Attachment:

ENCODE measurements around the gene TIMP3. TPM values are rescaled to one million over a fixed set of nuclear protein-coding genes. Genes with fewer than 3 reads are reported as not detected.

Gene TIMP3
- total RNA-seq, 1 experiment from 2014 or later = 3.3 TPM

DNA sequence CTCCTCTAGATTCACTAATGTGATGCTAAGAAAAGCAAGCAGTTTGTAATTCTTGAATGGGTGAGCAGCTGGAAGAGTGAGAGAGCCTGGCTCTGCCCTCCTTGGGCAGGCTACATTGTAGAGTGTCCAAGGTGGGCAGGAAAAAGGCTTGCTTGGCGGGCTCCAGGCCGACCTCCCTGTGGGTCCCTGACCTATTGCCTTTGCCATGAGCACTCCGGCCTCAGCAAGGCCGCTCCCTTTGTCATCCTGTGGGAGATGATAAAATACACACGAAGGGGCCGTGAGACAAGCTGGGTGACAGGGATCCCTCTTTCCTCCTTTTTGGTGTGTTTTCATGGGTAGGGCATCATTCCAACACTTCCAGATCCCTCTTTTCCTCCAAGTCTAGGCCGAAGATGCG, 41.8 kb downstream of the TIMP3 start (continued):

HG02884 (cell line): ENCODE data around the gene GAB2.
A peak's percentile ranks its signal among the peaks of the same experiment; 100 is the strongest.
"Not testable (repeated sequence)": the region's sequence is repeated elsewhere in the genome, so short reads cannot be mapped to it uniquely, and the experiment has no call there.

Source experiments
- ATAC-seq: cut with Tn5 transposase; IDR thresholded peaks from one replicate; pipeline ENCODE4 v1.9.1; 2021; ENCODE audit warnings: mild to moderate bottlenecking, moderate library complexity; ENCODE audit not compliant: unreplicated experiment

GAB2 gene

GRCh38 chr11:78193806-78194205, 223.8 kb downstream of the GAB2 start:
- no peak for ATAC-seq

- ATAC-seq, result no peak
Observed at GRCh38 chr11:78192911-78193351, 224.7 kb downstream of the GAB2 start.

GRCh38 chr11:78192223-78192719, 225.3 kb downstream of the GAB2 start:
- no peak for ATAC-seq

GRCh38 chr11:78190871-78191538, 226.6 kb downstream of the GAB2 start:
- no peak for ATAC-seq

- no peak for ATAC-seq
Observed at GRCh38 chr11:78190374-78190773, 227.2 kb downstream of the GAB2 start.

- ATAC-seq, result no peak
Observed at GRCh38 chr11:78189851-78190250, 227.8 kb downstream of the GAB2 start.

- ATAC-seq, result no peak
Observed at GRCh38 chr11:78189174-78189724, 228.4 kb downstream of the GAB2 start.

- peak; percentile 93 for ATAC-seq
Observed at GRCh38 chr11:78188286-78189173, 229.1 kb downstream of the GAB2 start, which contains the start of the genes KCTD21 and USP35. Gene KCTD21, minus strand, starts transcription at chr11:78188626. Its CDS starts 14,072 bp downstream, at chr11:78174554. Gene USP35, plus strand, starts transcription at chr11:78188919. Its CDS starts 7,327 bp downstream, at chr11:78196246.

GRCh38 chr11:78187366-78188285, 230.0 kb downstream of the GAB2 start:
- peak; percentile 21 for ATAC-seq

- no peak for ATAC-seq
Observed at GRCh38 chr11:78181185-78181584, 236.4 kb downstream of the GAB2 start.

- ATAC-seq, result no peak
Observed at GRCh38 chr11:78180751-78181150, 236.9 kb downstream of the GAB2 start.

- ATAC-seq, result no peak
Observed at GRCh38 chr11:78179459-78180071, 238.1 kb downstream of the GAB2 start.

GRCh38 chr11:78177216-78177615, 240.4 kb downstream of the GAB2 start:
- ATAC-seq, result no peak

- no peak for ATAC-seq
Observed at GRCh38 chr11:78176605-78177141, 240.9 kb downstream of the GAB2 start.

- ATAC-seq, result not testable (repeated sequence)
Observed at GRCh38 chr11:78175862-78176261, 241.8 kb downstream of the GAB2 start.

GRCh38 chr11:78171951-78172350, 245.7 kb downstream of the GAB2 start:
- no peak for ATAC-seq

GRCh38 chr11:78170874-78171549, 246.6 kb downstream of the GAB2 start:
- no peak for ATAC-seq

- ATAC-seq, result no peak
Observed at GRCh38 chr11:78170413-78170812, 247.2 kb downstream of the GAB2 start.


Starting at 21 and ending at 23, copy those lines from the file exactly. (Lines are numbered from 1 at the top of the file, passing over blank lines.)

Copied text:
- ATAC-seq, result no peak
Observed at GRCh38 chr11:78189851-78190250, 227.8 kb downstream of the GAB2 start.

- ATAC-seq, result no peak